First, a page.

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proclaim it in the metropolis, it was no longer possible, by the sight of the body of Jesus, either to convict themselves, or to be convicted by others.'

The reasonings of Strauss may, however, well stand together with those of his able and accomplished translator. Joseph of Arimathea may have judged it necessary, for his own security, to remove the body of Jesus; and that removal, rendering the finding of the body impossible by his disciples when they ventured to return to Jerusalem, served to strengthen the notions of a resurrection, which they had formed during their flight into Galilee.

One conviction must force itself on the minds of all who pursue this enquiry determinedly : that these accounts of the Resurrection and Ascension have been the growth of a much greater length of time thall our first sight of them would indicate. According to the Acts, it is true, the disciples appear in Jerusalem to proclaim the Resurrection only seven weeks after the crucifixion--namely, at Pentecost, or the festival of the announcement of the old law. But the mythical reason for the writer making this statement immediately suggests itself: the new law must be announced on the festival of the old. The statement cannot be considered historical-not merely because the period of seven weeks is too short to have afforded time for the preparation of the disciples' views; but the whole pictureof the feast of Pentecost, in the Acts, is too wildly legendary for belief.

The other statement, that the disciples were convinced of Jesus's resurrection so early as on the second morning after his burial, by appearances which they witnessed, leads Strauss to some important concluding observations, with which I will, if you please, also conclude this inquiry :

“ As regards the other statement-it might certainly require some time for the mental state of the disciples to become exalted in the degree necessary, before this or that individual amongst them could, purely as an operation of his own mind, make present to himself the risen Christ in a visionary manner; or before whole assemblies, in moments a liglily wrought enthusiasm, could believe that they heard him in every impressive souud, or saw him in every striking appearance : but it would uevertheless be conceived, that, as it was not possible he should be held by the bonds of death (Acts ii. 24), he had passed only a short time in the grave. As to the more precise determination of this interval, if it be held an insufficient explanation, that the sacred number three would be the first to suggest itself ; there is a further idea which might occur, --whether or not it be historical that Jesus was buried on the evening before a sabbath,-namely, that he only remained in the grave during the rest of the sabbath, and thus rose on the morning after the Sabbath which by the known mode of reckoning, might be reconciled with the round number of three days.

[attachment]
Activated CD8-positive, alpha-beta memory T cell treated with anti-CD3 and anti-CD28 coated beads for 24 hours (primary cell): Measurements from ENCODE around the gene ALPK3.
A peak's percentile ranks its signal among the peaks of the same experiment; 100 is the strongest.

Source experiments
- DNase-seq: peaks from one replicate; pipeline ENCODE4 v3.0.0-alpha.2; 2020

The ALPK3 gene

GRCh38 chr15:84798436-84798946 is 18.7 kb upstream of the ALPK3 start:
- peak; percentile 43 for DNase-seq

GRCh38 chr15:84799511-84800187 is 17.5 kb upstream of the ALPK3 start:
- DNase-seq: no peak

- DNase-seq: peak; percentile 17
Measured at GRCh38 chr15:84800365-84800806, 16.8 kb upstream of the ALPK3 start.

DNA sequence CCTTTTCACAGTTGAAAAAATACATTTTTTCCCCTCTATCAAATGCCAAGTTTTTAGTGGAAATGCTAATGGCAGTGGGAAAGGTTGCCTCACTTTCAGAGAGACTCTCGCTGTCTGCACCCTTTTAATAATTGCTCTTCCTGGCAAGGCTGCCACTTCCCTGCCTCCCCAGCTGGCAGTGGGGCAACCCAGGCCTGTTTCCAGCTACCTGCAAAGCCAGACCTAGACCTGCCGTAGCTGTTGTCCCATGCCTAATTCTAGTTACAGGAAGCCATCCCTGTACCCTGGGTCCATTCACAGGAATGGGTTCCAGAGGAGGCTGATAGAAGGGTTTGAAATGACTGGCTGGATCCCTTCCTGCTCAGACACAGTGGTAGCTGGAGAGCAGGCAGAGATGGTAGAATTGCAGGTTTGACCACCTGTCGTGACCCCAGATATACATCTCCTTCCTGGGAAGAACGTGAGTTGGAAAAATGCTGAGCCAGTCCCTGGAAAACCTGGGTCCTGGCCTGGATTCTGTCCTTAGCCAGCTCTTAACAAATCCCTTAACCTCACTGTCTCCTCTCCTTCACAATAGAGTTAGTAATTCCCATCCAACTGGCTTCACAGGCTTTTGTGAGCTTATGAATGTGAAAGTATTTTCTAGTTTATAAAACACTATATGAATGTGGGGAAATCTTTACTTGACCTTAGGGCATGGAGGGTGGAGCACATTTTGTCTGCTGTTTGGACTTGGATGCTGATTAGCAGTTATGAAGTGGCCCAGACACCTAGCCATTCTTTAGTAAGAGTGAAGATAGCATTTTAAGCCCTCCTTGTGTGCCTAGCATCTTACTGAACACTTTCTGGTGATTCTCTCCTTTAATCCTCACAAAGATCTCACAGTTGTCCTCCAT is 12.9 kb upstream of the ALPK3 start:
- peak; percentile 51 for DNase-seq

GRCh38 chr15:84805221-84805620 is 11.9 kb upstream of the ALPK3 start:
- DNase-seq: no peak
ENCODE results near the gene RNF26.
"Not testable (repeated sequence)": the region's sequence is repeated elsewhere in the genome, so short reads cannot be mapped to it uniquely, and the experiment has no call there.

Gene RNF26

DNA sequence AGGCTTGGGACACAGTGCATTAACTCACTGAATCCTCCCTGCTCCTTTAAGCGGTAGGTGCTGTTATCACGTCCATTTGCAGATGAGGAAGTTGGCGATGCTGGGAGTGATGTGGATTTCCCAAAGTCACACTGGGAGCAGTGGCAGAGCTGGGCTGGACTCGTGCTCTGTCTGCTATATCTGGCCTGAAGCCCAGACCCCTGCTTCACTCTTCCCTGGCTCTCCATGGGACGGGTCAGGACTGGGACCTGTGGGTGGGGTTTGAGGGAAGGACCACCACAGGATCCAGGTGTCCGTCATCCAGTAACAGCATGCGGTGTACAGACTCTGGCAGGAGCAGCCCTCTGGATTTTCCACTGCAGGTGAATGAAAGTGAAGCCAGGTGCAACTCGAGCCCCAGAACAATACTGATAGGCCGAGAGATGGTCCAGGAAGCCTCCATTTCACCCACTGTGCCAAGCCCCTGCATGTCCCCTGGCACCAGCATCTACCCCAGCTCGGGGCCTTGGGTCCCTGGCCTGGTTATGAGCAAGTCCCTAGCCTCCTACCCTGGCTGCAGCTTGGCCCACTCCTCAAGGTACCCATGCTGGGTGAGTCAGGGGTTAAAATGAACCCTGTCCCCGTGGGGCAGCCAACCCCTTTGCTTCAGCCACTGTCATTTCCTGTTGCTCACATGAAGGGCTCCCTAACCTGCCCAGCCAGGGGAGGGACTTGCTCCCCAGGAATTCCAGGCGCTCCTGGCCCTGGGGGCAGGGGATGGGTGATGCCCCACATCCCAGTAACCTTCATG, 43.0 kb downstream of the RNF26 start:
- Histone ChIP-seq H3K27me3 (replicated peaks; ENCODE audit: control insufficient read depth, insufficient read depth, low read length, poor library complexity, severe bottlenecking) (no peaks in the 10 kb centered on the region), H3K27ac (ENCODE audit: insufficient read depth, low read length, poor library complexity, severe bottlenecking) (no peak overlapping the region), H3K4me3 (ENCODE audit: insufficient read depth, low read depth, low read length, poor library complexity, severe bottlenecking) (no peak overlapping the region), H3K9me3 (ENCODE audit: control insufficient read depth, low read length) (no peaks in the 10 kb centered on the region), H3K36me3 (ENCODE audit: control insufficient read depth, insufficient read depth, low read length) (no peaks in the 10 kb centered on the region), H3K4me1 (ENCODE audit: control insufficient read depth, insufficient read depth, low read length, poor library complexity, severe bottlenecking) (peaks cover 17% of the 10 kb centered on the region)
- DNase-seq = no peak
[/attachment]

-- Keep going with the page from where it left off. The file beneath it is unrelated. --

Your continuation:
“When once the idea of a resurrection of Jesus had been formed in this manner, the great event could not be allowed to have happened so simply, but must be surrounded and embellished with all the pomp which the Jewish imagination furnished. The chief ornaments which stood at command for this purpose, were angels; hence these must open the grave of Jesus, must, after he had come forth from it, keep watch in the emply place, and deliver to the women, who (because without doubt women had had the first visions) must be the first to go to tho grave, the tidings of what had happened. As it was Galilee where Jesus subsequently appeared to them, the journey of the disciples thither, which was nothing else than their return home, somewhat hastened by fear, was derived from the direction of an angel ; nay, Jesus himself must already before his death, and, as Matthew too zealously adds, once more after the resurrection also, have enjoined this journey on the disciples. But the farther these narratives were propagated by tradition, the more must the difference between the locality of the resurrection itself and that of the appearances of the risen one, be allowed to fall out of sight as inconvenient; and since the locality of the death and resurrection was not transferable, the appearances were gradually placed in the same locality as the resurrection,-in Jerusalem, which, as the more brilliant theatre, and the seat of the first Christian Church, was especially appropriate for them."

London : Printed and Published by JAMES WATSON, 3, Queen's Head Passage,

Paternoster Row,

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